The Modern House

To some extent the whole real estate industry is predicated on a form of voyeurism, but this site, from independent U.K. real estate agency The Modern House, is probably a bit more voyeuristic than most. The agency specializes in a particular brand of property:

Whether it’s a Modernist house, a cutting-edge contemporary apartment or anything in between, we specialise exclusively in modern properties. No-one understands this sector of the market as intimately as us. This is what we do. It is all we do.

Their site, which is appropriately better built than the vast majority of real estate listings sites, is basically pr0n for lovers of Modernist or “architect-designed” residences. The property photos tend to look not much like your house. For example:

They’re also priced accordingly. Feast your eyes at


Polaroids by Andy Warhol

This is everything I love and hate about Andy Warhol. On the one hand, I despise the way he created a self-perpetuating framework for the continual worship of celebrities. On the other hand, these simple Polaroids he took of his contemporaries were just phenomenal and retain a singular beauty that’s both naive and deeply penetrating all at once.

Polaroids by Warhold 1
Polaroids by Warhol 2

Found via It’s Nice That.


Animated Sexploitation Features from the 60s and 70s

For the historically minded, this post at Cartoon Brew rounds up ten NSFW animated works from the dustbins of history.

“For a brief decade-long period in animation history, between the late-1960s and late-1970s, feature animation filmmakers cast aside their inhibitions and created films that aimed to titillate and shock audiences with the novelty of sexual cartoon imagery… The diversity of graphic approaches was impressive: some of the films made pretensions to high art while others aspired to match the energy of underground comix.”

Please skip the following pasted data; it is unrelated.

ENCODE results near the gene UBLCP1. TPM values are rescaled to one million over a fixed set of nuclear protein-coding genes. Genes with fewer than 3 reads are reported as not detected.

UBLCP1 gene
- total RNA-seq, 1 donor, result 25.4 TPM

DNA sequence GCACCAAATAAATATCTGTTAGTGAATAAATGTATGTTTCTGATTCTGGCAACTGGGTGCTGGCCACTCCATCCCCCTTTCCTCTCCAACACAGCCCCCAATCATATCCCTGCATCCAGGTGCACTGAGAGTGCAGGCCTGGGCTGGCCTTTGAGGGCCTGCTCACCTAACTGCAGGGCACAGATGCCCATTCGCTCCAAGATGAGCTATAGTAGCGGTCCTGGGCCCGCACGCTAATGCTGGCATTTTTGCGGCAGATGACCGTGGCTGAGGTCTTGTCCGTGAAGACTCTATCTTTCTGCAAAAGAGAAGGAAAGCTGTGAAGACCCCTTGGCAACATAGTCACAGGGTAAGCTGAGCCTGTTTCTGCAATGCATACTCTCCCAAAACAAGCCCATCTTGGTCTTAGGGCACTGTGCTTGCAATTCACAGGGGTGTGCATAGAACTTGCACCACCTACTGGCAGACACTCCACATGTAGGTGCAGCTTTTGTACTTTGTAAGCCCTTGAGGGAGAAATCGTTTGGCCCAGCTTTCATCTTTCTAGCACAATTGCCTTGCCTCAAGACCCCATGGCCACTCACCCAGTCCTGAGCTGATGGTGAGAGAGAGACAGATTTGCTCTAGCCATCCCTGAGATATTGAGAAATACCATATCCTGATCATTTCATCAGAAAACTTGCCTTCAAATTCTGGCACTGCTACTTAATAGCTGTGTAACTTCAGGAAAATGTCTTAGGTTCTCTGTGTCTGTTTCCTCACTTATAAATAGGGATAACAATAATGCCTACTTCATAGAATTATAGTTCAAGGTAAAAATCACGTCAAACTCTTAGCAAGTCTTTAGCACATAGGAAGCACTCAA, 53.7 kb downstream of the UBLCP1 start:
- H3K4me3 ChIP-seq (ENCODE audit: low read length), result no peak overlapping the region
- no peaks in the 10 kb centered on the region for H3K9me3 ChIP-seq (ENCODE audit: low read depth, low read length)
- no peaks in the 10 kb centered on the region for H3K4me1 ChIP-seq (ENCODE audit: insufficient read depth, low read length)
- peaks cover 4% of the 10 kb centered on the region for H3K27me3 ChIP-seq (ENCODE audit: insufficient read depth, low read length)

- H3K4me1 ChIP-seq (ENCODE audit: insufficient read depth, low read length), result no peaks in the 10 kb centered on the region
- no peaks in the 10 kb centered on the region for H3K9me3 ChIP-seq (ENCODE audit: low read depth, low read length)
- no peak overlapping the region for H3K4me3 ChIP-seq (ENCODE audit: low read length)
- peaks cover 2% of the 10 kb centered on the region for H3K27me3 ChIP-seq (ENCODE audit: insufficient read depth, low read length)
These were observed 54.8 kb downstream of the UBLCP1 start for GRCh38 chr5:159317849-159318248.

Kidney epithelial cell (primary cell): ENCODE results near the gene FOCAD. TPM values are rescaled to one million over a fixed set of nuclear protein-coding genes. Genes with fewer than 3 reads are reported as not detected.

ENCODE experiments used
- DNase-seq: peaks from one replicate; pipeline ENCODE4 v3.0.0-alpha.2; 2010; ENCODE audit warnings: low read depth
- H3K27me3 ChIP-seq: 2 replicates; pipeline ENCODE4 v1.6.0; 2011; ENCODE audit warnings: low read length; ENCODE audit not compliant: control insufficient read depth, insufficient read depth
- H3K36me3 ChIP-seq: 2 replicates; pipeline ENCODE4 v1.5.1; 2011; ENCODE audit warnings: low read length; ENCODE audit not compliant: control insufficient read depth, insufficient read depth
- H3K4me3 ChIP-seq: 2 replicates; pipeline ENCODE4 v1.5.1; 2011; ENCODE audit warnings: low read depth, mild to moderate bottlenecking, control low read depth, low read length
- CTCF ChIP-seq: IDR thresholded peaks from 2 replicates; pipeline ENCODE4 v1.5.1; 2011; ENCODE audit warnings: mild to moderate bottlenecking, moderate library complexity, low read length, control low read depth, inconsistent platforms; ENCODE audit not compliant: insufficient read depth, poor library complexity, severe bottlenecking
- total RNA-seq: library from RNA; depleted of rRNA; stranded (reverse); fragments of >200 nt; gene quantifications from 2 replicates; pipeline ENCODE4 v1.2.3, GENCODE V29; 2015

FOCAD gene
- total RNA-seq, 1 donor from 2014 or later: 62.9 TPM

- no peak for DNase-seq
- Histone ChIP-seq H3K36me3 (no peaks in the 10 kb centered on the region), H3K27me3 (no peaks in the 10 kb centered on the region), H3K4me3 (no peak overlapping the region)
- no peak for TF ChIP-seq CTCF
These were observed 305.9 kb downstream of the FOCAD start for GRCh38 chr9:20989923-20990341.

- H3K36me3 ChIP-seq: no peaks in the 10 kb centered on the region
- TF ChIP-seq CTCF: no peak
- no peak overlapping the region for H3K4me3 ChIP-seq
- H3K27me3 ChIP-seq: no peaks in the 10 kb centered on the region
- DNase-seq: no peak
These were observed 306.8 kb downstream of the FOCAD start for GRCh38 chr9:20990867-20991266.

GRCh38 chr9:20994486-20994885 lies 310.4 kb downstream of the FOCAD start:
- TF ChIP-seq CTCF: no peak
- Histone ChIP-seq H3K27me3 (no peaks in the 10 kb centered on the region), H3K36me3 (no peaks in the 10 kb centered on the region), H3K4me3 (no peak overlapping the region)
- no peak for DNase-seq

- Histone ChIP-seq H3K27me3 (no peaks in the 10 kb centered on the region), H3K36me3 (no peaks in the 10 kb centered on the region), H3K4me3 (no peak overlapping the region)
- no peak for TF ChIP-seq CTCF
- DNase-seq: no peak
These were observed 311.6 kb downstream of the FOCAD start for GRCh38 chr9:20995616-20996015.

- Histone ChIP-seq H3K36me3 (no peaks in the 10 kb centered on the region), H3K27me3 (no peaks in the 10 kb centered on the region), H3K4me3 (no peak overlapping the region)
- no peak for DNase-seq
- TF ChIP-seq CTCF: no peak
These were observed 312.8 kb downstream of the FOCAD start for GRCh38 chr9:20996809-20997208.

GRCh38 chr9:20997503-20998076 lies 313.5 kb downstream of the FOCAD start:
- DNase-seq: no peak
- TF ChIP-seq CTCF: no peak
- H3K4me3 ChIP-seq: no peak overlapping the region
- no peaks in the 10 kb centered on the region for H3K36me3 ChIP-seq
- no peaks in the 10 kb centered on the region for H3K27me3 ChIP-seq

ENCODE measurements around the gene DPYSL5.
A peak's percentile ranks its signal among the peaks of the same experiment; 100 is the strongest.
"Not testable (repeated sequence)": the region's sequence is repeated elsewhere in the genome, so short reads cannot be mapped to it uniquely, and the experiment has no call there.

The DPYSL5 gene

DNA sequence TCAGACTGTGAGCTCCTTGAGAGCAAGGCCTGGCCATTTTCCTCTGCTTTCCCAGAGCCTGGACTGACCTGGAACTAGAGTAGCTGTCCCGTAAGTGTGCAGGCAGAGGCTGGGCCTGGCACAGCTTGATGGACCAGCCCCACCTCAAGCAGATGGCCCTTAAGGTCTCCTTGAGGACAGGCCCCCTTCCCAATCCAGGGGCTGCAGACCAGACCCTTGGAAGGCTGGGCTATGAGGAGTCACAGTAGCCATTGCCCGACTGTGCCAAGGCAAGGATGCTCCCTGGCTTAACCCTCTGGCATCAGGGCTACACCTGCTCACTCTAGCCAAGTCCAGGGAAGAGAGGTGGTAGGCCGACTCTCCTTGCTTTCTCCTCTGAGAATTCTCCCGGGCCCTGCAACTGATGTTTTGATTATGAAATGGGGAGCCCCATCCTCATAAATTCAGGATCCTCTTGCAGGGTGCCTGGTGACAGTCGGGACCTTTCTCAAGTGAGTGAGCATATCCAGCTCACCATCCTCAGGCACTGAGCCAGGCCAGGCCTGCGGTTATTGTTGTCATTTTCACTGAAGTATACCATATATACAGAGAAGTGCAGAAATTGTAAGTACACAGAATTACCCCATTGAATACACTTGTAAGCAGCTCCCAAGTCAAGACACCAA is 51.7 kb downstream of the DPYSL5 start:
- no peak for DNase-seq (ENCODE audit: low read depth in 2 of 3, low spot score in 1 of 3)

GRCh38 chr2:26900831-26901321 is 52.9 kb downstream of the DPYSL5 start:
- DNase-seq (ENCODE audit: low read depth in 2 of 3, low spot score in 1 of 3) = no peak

Thanks to the power of YouTube, you can watch all ten from a private corner in the coffee break room at your office. Read more here.


Quartz: Frere-Jones Vs. Hoefler

This makes me sad, because I know both Jonathan Hoefler and Tobias Frere-Jones. They built an amazing company and have already made more than their share of indelible contributions to typography, if not to Western culture. Now their partnership seems broken forever, as the latter is suing the former over a dispute in company ownership.

“In a blistering lawsuit filed today in New York City, Frere-Jones says he was duped into transferring ownership of several fonts, including the world-famous Whitney, to Hoefler & Frere-Jones (HFJ) on the understanding that he would own 50% of the company.&#8221

I have no insight into this matter, but it seems inevitable that someone will emerge from this as a bad guy, and someone will emerge from this as a loser. Read the full article at Quartz.


Ten Most Popular Web Fonts of 2013

Designer Jeremiah Shoaf went through the sites featured last year at Typewolf, his superb design inspiration site, and came up with this list of the most popular web fonts used among them. It’s not a scientific list by any means, but it’s a useful insight into what some of the best designers were using last year. I hope he keeps doing this annually; as web fonts evolve and become more pervasive, this kind of survey is bound to get more interesting. Read the full list of the ten most popular web fonts of 2013 here.